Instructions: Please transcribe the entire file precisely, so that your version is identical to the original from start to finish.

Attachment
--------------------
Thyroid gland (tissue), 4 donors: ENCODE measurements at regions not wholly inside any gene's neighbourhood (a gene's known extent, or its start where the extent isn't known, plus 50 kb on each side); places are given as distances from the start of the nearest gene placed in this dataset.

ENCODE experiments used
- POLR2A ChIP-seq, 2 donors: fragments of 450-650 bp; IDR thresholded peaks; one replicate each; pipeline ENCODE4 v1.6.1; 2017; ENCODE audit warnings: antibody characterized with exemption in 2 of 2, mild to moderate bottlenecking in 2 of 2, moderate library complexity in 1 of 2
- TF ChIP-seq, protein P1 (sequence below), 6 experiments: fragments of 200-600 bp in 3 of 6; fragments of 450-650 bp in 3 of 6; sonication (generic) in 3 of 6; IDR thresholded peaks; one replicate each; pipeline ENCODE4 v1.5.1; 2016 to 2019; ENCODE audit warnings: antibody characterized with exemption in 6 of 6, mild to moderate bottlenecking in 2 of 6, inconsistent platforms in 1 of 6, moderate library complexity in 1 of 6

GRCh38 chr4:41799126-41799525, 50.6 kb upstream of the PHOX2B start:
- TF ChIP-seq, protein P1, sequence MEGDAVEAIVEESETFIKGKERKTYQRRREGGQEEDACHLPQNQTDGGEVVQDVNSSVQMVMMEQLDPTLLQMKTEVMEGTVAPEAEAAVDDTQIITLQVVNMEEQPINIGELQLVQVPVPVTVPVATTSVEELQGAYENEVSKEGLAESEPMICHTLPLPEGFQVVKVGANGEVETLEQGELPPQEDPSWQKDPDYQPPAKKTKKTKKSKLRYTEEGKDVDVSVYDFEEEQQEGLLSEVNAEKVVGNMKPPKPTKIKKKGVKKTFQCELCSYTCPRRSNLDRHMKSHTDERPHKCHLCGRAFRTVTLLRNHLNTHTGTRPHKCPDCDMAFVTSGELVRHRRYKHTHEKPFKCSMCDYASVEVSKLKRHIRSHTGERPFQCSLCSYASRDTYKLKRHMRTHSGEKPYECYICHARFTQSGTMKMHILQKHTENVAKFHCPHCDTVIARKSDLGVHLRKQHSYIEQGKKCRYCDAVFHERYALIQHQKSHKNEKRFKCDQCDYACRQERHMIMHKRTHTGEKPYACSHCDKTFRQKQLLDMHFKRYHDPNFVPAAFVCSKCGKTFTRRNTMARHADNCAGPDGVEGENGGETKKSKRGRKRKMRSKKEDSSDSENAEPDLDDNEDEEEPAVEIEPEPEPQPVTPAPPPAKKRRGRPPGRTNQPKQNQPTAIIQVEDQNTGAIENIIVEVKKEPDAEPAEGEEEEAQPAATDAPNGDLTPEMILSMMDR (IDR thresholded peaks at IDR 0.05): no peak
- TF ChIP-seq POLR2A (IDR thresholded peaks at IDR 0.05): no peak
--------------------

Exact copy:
Thyroid gland (tissue), 4 donors: ENCODE measurements at regions not wholly inside any gene's neighbourhood (a gene's known extent, or its start where the extent isn't known, plus 50 kb on each side); places are given as distances from the start of the nearest gene placed in this dataset.

ENCODE experiments used
- POLR2A ChIP-seq, 2 donors: fragments of 450-650 bp; IDR thresholded peaks; one replicate each; pipeline ENCODE4 v1.6.1; 2017; ENCODE audit warnings: antibody characterized with exemption in 2 of 2, mild to moderate bottlenecking in 2 of 2, moderate library complexity in 1 of 2
- TF ChIP-seq, protein P1 (sequence below), 6 experiments: fragments of 200-600 bp in 3 of 6; fragments of 450-650 bp in 3 of 6; sonication (generic) in 3 of 6; IDR thresholded peaks; one replicate each; pipeline ENCODE4 v1.5.1; 2016 to 2019; ENCODE audit warnings: antibody characterized with exemption in 6 of 6, mild to moderate bottlenecking in 2 of 6, inconsistent platforms in 1 of 6, moderate library complexity in 1 of 6

GRCh38 chr4:41799126-41799525, 50.6 kb upstream of the PHOX2B start:
- TF ChIP-seq, protein P1, sequence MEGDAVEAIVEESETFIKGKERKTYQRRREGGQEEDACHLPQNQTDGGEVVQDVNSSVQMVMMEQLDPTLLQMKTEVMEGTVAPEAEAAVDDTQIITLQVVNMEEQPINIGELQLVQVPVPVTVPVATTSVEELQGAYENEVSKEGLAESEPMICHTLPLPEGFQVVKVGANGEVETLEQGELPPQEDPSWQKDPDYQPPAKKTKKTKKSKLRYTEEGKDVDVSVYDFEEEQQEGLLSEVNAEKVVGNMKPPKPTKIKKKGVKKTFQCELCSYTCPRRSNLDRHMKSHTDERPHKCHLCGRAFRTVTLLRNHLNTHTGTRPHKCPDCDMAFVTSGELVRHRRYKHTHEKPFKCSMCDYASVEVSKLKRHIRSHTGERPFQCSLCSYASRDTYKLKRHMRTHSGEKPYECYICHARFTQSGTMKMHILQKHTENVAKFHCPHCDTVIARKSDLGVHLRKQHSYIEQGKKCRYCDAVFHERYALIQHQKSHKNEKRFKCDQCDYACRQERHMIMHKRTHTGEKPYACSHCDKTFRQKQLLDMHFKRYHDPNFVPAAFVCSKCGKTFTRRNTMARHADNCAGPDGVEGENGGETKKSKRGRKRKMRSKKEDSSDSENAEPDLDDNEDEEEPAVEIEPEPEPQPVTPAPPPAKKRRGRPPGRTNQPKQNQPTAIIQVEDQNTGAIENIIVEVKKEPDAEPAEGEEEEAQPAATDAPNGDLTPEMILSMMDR (IDR thresholded peaks at IDR 0.05): no peak
- TF ChIP-seq POLR2A (IDR thresholded peaks at IDR 0.05): no peak